Harry Clifton, Herod’s Dispensations – review

The most spell-binding passage in Herod’s Dispensations is the first part of ‘Zhoukoudian’. This describes the finding of a ‘Peking Man’ hominid fossil in the Zhoukoudian cave system in China in 1929. The writing is a metrical and syntactical triumph, creating a suspense-filled imaginative hush within which glimpses of immediate life, vast reaches of time and metaphysical assumptions about man’s place in the universe play into and against each other. In the first few lines, time is the layers of geological time the archaeologists are digging through, the historical time that separates 1929 from now, and the immediate moment of the digging:

We were digging deep in time, towards nightfall,
A light snow falling, and the journey back
To Peking ahead of us, when the spade struck
Something in the matrix.

No doubt what follows will mean more to someone who’s absorbed the thought of Teilhard de Chardin than it does to me – he’s quoted in the epigraph and described as present at the chipping out of the fossil – but even without such knowledge it’s unforgettably evocative. Great technical skill goes to the realization of the imaginative idea. An example is the 17 line long sentence whose packed but unforced unfolding brings home the momentousness of the moment. It does so first in terms of how widely and publicly its consequences will reverberate, then in the silent awe of the diggers as

                                    the human ape
of Zhoukoudian, the one in a billion chance,

The stealer of fire, the ghost in the machine,
Sinanthropus, or Peking Man,
The heresy for which nothing can atone
But death of temple, church, the image of Christ
In smithereens, the bible turned to dust –
Unearthed itself in each of us alone.

This ending of the sentence gives an impression of how much pours through it as millions of years of evolution and thousands of years of cultural development converge on and give weight to that final “alone”. The whole section is an architectonic triumph. Within it, the movement from “one” to “billion” to “atone” and “alone” creates an intricate knot of tensions, implications and ironies that it would take too long to tease out now.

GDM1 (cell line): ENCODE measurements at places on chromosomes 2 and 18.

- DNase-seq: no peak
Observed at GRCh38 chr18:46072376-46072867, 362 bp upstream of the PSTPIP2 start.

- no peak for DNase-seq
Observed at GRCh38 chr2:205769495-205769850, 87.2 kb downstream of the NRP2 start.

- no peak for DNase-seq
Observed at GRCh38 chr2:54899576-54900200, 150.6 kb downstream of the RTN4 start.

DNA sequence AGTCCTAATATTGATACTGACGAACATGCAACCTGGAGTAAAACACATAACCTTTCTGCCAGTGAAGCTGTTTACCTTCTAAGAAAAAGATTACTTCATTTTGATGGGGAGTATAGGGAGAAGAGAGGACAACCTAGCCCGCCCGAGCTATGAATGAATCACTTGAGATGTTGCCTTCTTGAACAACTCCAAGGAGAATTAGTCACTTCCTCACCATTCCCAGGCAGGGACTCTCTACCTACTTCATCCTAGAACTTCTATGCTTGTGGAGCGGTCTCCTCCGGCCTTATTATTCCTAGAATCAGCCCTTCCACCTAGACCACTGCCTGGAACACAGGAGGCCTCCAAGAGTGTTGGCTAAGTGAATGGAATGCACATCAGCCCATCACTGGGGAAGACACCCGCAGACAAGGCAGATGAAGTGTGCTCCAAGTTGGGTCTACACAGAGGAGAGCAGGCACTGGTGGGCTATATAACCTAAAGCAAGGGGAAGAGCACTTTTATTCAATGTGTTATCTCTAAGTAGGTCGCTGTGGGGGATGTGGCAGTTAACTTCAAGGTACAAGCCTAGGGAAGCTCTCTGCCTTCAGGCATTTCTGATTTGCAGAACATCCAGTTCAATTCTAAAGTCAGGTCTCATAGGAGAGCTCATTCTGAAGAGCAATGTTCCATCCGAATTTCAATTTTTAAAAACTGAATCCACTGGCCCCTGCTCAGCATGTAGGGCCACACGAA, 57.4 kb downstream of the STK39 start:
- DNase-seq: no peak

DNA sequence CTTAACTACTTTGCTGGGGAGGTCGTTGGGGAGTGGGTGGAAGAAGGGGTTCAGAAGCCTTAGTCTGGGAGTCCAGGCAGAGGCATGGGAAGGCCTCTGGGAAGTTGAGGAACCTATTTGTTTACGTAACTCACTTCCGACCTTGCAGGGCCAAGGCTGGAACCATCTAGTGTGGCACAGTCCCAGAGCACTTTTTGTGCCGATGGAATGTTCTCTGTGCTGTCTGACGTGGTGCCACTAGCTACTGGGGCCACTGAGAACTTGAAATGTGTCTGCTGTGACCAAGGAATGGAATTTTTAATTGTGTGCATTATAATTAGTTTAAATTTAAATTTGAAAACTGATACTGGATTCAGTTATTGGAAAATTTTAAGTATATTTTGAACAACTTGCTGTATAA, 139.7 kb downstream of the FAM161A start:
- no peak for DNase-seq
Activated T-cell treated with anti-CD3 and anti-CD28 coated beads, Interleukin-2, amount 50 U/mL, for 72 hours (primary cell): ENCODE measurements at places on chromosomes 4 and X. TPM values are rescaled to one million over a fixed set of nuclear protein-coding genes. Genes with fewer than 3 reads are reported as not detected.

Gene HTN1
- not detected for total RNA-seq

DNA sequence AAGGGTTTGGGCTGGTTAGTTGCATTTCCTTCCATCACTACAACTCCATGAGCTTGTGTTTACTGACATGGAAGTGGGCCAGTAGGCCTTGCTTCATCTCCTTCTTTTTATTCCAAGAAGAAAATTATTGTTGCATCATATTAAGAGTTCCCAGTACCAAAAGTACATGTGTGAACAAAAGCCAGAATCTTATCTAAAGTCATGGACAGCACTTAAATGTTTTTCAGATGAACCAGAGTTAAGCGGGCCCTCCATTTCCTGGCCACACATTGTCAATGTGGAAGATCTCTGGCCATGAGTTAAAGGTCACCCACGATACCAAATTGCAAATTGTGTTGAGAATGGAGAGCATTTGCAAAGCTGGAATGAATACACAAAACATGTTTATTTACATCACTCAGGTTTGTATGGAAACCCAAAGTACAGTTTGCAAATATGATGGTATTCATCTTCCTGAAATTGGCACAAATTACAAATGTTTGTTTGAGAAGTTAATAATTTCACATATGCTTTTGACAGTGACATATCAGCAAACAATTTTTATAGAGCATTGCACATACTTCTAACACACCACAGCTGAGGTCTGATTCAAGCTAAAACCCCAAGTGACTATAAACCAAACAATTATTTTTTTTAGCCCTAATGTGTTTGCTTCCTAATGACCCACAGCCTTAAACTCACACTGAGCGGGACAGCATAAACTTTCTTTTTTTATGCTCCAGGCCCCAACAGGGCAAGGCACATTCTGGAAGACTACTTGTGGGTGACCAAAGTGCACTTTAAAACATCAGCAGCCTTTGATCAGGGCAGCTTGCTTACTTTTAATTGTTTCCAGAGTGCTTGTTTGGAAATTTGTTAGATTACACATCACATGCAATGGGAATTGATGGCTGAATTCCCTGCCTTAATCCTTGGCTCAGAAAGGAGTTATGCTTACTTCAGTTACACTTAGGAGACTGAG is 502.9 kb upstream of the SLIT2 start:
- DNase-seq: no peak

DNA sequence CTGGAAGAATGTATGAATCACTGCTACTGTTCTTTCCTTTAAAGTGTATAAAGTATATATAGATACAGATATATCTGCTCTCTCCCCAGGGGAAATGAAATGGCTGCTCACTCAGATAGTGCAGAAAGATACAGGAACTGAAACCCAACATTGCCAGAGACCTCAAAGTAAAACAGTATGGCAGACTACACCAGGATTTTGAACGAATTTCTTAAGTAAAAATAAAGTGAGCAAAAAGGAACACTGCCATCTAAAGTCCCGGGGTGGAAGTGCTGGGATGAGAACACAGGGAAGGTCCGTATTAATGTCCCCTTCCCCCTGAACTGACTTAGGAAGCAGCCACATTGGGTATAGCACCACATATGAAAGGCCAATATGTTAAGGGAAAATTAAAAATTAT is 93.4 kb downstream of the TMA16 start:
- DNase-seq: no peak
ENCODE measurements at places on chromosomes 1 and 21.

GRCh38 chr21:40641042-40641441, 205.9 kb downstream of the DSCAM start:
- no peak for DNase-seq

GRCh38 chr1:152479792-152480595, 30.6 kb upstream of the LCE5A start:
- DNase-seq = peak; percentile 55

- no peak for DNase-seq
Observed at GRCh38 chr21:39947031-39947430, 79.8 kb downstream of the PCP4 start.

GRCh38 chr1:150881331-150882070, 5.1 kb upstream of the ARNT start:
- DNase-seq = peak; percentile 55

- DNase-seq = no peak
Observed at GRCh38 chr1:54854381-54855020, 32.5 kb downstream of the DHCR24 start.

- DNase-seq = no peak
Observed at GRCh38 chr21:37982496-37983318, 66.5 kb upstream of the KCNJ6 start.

This is a less obviously centred volume than Clifton’s previous collection, Portobello Sonnets. Ranging widely and varied in poetic form, it’s held together by tone and by an underlying preoccupation with endings, aftermaths and mortality. It includes several fine elegies and there’s an elegiac feel to memories of earlier phases of Clifton’s life, whether in the Ireland of his youth or working in Africa and Asia. ‘The Dry-Souled Man’, a moving meditation on the old age of the poet and critic Yvor Winters, creates a powerful sense of how swiftly times change and cultural assumptions die. Similar ideas are painted on a wider canvas in ‘Anabasis’. Here, St-John Perse, the great French poet of migrations, is seen in Peking in 1917, playing chess, his epic forming within him, surrounded by the vastness of China and Mongolia, the wreckage of past civilisations and the vivid details of a way of life and duties that have themselves become as alien yet familiar as those of ancient Athens or the Egypt of the Pharaohs.

Not all the poems reach the heights of those. Clifton’s imaginative range, his making of unexpected connections, his reanimating of obscure or forgotten pockets of life, give pleasure in lesser pieces too, but there are times when the associations are too private to work for the uninformed reader, although even then an emotional tone will usually be carried through by image and sound.

Herod’s Dispensations by Harry Clifton. Bloodaxe Books. 64pp.; £9.95

I would like to thank Patricia Oxley for permission to post this review, written for Acumen 95.

One Response to “Harry Clifton, Herod’s Dispensations – review”

  1. Edmund Prestwich» Blog Archive » Dear Big Gods by Mona Arshi – review said:

    Jan 26, 20 at 2:46 pm

    […] poems [in Herod’s Dispensations] draw strength from their grounding in fact and from the directness with which he offers his voice […]

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